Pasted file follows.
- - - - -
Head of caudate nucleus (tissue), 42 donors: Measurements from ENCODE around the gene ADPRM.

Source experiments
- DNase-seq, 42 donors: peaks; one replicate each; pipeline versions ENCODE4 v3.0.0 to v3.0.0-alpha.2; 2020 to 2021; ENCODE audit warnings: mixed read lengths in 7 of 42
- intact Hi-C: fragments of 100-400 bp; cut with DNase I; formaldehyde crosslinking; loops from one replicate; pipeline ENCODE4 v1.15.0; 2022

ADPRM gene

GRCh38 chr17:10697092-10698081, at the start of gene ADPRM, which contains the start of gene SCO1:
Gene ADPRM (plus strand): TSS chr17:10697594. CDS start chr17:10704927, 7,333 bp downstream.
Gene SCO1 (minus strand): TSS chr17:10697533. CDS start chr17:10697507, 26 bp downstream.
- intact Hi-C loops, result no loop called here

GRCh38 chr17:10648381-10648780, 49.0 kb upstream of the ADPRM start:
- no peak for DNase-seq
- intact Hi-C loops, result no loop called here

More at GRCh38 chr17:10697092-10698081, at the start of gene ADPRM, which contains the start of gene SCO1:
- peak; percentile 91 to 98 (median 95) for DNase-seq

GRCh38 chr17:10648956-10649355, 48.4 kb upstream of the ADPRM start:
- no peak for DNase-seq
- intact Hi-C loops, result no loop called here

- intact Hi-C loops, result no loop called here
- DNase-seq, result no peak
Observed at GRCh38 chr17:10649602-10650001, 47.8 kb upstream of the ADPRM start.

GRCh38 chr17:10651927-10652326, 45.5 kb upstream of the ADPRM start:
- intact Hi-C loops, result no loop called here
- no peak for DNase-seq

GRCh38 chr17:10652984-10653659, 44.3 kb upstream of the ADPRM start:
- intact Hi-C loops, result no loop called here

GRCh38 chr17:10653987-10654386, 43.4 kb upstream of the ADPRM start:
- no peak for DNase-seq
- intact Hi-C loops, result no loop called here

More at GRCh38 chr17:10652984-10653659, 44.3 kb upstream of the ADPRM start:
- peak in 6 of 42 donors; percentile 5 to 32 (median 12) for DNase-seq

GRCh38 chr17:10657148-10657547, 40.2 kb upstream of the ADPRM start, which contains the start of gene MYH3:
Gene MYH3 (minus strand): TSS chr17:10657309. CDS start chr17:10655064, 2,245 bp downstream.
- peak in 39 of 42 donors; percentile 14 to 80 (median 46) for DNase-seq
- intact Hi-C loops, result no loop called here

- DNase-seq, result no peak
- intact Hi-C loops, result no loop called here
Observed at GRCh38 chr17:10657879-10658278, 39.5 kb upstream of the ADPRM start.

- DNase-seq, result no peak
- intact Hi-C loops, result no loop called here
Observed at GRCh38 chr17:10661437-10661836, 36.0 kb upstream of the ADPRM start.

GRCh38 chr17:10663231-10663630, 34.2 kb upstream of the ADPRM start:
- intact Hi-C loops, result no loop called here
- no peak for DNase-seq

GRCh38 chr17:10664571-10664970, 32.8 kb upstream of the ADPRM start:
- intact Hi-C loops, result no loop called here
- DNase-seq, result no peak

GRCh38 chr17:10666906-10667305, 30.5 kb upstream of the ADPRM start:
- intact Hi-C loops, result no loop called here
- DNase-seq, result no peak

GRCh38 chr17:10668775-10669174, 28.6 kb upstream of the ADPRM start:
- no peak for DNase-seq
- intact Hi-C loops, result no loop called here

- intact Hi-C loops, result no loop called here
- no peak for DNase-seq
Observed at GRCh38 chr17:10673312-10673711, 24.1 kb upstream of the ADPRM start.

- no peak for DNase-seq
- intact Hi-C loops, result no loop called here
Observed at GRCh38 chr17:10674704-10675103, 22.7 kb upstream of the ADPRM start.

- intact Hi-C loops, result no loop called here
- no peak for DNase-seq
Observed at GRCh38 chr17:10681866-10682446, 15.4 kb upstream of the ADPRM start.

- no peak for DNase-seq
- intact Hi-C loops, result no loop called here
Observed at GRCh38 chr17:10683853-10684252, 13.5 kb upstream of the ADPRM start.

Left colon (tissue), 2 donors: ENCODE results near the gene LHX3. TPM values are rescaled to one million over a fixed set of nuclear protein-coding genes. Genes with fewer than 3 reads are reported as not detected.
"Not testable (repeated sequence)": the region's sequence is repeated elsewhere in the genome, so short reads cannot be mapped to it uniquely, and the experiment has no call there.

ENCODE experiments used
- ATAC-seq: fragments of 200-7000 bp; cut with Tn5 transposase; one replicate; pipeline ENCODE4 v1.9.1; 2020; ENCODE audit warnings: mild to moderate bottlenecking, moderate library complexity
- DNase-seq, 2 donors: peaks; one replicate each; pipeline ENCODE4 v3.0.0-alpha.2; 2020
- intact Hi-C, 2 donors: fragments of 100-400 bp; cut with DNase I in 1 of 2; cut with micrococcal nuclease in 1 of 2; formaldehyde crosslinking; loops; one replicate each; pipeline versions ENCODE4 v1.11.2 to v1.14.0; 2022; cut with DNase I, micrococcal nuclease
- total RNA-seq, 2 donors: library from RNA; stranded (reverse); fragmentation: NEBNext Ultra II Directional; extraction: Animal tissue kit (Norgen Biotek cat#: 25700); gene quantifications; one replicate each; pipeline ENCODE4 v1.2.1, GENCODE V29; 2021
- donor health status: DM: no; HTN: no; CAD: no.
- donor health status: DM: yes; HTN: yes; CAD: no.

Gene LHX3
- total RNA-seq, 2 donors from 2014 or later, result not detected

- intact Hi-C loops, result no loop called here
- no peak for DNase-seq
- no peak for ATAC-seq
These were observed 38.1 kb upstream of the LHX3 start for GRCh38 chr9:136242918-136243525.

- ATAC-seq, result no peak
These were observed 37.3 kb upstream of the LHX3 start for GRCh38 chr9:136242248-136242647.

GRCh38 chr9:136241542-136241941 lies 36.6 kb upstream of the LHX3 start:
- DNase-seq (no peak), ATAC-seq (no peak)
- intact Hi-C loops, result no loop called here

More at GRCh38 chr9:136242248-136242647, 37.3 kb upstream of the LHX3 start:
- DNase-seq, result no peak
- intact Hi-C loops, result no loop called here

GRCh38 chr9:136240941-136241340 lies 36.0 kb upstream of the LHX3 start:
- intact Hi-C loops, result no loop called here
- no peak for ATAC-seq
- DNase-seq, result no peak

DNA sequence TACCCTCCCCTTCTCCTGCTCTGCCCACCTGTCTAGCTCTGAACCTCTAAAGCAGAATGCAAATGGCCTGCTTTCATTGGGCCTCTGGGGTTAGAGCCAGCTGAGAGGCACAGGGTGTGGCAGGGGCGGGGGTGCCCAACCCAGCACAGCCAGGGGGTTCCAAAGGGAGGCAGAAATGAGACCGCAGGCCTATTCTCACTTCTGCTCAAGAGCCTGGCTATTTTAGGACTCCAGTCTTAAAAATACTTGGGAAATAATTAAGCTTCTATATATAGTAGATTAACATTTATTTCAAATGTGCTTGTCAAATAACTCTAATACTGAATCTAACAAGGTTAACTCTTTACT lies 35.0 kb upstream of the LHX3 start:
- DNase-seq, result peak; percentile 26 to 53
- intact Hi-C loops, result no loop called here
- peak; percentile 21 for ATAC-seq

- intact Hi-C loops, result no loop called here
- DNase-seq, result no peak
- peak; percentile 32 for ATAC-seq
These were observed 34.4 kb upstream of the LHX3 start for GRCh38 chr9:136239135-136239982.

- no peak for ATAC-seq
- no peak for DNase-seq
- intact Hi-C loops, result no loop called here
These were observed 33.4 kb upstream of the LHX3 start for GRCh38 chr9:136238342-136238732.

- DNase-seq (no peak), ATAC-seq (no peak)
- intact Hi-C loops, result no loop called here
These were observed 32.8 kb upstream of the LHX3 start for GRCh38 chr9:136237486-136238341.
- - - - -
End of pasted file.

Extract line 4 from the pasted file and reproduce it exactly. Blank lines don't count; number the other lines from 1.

- intact Hi-C: fragments of 100-400 bp; cut with DNase I; formaldehyde crosslinking; loops from one replicate; pipeline ENCODE4 v1.15.0; 2022